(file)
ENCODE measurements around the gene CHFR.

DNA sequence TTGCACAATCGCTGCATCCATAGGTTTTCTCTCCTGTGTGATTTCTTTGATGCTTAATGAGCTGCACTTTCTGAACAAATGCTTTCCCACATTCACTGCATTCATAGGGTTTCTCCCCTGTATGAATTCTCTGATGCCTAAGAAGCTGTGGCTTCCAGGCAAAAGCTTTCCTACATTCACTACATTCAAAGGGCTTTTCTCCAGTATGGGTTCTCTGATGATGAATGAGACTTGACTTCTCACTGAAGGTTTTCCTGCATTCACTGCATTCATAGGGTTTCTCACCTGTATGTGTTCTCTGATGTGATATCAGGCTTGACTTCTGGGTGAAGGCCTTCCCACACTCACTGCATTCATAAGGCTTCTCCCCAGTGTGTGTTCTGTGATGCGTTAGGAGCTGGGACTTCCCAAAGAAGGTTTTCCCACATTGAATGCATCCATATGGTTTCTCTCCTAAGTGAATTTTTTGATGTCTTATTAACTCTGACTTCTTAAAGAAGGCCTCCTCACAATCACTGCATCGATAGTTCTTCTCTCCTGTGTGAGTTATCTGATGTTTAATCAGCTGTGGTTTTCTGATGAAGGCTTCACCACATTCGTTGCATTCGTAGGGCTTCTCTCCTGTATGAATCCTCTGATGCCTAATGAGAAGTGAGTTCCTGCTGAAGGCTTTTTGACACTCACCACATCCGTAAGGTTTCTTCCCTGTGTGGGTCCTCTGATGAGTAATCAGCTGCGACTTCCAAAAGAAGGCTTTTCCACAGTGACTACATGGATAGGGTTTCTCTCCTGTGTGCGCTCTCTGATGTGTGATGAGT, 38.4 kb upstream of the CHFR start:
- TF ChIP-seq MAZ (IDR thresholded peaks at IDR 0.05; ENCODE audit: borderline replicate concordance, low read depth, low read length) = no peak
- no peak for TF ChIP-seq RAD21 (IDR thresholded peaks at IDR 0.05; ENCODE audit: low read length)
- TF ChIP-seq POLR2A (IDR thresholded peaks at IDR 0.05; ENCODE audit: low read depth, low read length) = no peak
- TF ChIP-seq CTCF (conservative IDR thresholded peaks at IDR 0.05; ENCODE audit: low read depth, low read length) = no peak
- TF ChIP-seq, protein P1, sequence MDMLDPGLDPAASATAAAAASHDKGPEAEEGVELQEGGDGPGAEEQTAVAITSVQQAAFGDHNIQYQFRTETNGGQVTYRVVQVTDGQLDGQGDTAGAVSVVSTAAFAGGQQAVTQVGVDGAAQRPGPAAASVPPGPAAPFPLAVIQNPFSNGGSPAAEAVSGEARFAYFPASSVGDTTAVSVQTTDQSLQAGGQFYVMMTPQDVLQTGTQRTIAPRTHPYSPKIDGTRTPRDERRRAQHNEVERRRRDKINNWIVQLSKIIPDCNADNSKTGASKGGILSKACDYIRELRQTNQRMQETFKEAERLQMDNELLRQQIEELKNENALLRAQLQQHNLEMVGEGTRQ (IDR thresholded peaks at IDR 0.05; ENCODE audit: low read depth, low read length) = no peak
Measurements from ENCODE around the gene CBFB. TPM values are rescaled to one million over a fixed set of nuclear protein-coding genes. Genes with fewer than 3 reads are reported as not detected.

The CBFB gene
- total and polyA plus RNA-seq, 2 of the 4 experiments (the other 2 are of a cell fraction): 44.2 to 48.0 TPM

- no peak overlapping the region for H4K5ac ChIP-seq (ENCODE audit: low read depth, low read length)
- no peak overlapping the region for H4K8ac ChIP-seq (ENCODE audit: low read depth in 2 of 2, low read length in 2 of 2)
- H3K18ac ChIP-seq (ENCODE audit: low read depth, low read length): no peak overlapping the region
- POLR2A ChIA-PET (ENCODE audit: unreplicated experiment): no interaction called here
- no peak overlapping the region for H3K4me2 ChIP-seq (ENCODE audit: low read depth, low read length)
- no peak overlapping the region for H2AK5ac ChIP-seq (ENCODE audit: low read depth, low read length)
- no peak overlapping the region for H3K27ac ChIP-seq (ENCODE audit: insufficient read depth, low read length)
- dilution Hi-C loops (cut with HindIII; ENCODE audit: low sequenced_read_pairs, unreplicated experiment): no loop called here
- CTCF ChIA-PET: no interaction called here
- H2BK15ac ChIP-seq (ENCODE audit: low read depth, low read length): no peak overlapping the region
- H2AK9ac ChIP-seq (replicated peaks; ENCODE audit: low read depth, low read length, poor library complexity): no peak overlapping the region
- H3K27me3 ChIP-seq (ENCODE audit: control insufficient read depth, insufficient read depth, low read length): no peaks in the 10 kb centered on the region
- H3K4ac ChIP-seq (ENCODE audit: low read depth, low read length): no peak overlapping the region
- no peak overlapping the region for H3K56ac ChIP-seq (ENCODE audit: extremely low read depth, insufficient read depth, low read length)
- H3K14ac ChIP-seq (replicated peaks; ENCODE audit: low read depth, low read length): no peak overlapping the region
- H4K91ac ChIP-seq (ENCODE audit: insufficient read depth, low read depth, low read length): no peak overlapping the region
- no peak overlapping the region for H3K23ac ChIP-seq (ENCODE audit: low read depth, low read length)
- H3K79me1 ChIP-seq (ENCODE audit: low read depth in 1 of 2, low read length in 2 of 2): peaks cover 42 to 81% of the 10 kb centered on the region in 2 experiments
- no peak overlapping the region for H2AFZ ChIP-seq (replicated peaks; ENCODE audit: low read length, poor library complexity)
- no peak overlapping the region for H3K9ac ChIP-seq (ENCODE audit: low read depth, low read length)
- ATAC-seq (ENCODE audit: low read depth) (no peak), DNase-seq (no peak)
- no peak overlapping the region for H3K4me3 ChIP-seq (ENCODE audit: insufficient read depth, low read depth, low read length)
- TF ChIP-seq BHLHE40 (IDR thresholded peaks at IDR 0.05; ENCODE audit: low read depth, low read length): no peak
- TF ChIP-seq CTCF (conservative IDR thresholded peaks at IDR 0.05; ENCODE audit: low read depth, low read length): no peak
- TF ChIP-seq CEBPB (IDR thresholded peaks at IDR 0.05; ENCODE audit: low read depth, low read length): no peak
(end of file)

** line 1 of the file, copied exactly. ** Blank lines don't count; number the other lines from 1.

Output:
ENCODE measurements around the gene CHFR.